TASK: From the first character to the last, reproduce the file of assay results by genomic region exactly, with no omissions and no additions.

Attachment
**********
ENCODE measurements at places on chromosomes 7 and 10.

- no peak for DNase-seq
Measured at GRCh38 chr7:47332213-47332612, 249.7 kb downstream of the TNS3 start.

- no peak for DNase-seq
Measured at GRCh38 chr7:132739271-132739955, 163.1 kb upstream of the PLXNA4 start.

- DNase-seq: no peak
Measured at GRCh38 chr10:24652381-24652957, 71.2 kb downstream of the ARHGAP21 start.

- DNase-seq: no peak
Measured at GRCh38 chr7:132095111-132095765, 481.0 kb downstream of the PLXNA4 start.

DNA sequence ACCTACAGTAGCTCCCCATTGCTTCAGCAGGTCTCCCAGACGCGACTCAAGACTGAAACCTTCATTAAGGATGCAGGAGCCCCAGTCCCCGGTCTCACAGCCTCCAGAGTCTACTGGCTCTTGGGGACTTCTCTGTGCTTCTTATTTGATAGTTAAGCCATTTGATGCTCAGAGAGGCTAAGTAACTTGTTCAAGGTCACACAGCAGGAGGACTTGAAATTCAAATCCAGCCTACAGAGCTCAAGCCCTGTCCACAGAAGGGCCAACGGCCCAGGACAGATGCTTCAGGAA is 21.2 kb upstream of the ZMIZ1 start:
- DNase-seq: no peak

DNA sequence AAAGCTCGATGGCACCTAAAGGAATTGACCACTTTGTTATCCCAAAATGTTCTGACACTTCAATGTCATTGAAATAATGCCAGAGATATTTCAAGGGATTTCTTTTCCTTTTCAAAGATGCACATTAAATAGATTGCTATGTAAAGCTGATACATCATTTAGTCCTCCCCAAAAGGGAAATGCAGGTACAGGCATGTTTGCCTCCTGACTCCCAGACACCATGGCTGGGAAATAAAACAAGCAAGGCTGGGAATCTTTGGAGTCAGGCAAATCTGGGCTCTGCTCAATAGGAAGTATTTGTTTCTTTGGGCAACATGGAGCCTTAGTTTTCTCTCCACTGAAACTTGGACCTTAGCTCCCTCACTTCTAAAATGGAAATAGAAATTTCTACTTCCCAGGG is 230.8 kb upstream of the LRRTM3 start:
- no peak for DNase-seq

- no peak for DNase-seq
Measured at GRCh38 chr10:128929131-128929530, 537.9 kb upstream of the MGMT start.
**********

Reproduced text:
ENCODE measurements at places on chromosomes 7 and 10.

- no peak for DNase-seq
Measured at GRCh38 chr7:47332213-47332612, 249.7 kb downstream of the TNS3 start.

- no peak for DNase-seq
Measured at GRCh38 chr7:132739271-132739955, 163.1 kb upstream of the PLXNA4 start.

- DNase-seq: no peak
Measured at GRCh38 chr10:24652381-24652957, 71.2 kb downstream of the ARHGAP21 start.

- DNase-seq: no peak
Measured at GRCh38 chr7:132095111-132095765, 481.0 kb downstream of the PLXNA4 start.

DNA sequence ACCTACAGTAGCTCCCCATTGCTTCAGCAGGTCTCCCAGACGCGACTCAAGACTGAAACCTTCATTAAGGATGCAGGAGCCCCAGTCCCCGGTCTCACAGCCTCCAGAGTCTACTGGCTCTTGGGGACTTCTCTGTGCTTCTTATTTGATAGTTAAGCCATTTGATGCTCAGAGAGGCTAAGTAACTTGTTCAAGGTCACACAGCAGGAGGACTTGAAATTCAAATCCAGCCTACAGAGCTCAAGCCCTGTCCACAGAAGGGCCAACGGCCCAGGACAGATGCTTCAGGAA is 21.2 kb upstream of the ZMIZ1 start:
- DNase-seq: no peak

DNA sequence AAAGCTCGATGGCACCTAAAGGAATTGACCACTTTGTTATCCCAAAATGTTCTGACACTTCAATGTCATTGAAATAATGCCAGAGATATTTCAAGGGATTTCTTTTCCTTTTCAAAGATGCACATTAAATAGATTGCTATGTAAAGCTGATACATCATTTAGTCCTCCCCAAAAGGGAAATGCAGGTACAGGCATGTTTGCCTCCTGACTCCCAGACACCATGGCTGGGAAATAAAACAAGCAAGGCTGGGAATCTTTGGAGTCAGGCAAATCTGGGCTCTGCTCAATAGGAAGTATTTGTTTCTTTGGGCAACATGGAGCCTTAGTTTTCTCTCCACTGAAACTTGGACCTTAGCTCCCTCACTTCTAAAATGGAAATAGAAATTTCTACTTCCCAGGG is 230.8 kb upstream of the LRRTM3 start:
- no peak for DNase-seq

- no peak for DNase-seq
Measured at GRCh38 chr10:128929131-128929530, 537.9 kb upstream of the MGMT start.